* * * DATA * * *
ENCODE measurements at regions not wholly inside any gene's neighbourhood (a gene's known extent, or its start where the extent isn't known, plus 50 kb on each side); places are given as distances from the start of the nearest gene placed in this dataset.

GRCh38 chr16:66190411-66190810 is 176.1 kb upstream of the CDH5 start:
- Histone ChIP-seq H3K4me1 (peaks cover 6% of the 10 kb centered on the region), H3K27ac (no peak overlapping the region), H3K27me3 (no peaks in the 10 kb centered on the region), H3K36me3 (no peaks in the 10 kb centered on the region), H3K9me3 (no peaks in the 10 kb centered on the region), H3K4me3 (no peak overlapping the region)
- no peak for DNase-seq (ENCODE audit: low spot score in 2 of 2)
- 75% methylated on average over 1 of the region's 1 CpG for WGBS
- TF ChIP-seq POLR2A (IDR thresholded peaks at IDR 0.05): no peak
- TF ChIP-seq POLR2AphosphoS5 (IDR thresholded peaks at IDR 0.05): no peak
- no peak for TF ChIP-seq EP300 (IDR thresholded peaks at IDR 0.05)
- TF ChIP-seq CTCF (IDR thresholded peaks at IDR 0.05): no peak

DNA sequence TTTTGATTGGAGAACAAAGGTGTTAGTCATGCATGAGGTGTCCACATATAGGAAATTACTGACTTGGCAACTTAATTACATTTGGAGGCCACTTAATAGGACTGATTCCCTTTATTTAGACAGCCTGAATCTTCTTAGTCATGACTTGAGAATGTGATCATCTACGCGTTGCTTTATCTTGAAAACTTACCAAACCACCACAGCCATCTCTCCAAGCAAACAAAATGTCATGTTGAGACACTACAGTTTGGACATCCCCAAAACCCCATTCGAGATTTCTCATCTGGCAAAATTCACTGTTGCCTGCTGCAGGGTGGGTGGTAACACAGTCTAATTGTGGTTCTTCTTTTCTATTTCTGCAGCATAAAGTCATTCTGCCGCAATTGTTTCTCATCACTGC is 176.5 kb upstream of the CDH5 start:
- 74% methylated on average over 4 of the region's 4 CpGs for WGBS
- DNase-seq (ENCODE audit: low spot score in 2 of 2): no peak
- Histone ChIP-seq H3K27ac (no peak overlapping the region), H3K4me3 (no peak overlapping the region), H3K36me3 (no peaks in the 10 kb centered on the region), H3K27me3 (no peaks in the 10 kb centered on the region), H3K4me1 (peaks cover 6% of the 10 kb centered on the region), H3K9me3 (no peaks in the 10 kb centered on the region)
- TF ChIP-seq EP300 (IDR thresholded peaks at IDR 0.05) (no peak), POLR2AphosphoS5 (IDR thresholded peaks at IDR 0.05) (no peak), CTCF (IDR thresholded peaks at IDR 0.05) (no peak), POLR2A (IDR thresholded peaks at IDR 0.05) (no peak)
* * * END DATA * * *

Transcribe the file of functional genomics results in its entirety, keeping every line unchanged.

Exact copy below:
ENCODE measurements at regions not wholly inside any gene's neighbourhood (a gene's known extent, or its start where the extent isn't known, plus 50 kb on each side); places are given as distances from the start of the nearest gene placed in this dataset.

GRCh38 chr16:66190411-66190810 is 176.1 kb upstream of the CDH5 start:
- Histone ChIP-seq H3K4me1 (peaks cover 6% of the 10 kb centered on the region), H3K27ac (no peak overlapping the region), H3K27me3 (no peaks in the 10 kb centered on the region), H3K36me3 (no peaks in the 10 kb centered on the region), H3K9me3 (no peaks in the 10 kb centered on the region), H3K4me3 (no peak overlapping the region)
- no peak for DNase-seq (ENCODE audit: low spot score in 2 of 2)
- 75% methylated on average over 1 of the region's 1 CpG for WGBS
- TF ChIP-seq POLR2A (IDR thresholded peaks at IDR 0.05): no peak
- TF ChIP-seq POLR2AphosphoS5 (IDR thresholded peaks at IDR 0.05): no peak
- no peak for TF ChIP-seq EP300 (IDR thresholded peaks at IDR 0.05)
- TF ChIP-seq CTCF (IDR thresholded peaks at IDR 0.05): no peak

DNA sequence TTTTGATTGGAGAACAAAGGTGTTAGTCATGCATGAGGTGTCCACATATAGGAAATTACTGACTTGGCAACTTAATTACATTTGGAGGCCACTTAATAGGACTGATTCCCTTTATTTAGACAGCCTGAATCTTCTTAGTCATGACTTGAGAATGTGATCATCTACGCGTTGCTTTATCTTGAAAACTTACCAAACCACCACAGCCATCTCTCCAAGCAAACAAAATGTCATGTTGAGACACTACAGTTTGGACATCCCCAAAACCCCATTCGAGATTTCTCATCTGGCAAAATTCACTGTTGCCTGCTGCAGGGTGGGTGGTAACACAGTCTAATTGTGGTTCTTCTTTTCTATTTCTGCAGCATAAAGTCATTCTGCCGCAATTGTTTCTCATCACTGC is 176.5 kb upstream of the CDH5 start:
- 74% methylated on average over 4 of the region's 4 CpGs for WGBS
- DNase-seq (ENCODE audit: low spot score in 2 of 2): no peak
- Histone ChIP-seq H3K27ac (no peak overlapping the region), H3K4me3 (no peak overlapping the region), H3K36me3 (no peaks in the 10 kb centered on the region), H3K27me3 (no peaks in the 10 kb centered on the region), H3K4me1 (peaks cover 6% of the 10 kb centered on the region), H3K9me3 (no peaks in the 10 kb centered on the region)
- TF ChIP-seq EP300 (IDR thresholded peaks at IDR 0.05) (no peak), POLR2AphosphoS5 (IDR thresholded peaks at IDR 0.05) (no peak), CTCF (IDR thresholded peaks at IDR 0.05) (no peak), POLR2A (IDR thresholded peaks at IDR 0.05) (no peak)